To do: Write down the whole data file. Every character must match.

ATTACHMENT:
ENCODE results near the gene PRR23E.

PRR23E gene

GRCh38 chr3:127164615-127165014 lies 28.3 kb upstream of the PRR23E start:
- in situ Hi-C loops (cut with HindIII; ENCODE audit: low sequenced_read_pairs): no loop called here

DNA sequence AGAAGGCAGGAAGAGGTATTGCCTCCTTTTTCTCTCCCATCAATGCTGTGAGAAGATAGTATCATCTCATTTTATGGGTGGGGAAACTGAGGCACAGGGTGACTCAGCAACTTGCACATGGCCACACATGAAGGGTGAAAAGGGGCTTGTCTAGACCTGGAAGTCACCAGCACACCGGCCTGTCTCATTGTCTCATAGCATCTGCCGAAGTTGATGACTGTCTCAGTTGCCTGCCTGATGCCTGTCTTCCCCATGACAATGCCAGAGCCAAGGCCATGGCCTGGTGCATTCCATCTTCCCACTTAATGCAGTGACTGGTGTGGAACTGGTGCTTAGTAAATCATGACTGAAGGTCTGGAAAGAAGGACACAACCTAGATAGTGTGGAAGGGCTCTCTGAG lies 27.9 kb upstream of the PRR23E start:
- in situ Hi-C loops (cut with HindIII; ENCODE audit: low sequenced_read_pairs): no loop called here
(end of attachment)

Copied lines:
ENCODE results near the gene PRR23E.

PRR23E gene

GRCh38 chr3:127164615-127165014 lies 28.3 kb upstream of the PRR23E start:
- in situ Hi-C loops (cut with HindIII; ENCODE audit: low sequenced_read_pairs): no loop called here

DNA sequence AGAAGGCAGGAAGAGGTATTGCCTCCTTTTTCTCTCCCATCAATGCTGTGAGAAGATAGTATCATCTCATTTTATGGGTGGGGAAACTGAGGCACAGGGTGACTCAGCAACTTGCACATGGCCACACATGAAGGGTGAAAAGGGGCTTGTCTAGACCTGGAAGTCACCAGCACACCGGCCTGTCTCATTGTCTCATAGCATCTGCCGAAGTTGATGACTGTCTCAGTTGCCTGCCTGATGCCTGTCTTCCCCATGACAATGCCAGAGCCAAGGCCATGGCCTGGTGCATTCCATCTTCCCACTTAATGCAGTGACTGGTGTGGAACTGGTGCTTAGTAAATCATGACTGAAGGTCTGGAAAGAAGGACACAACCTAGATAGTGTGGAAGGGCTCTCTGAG lies 27.9 kb upstream of the PRR23E start:
- in situ Hi-C loops (cut with HindIII; ENCODE audit: low sequenced_read_pairs): no loop called here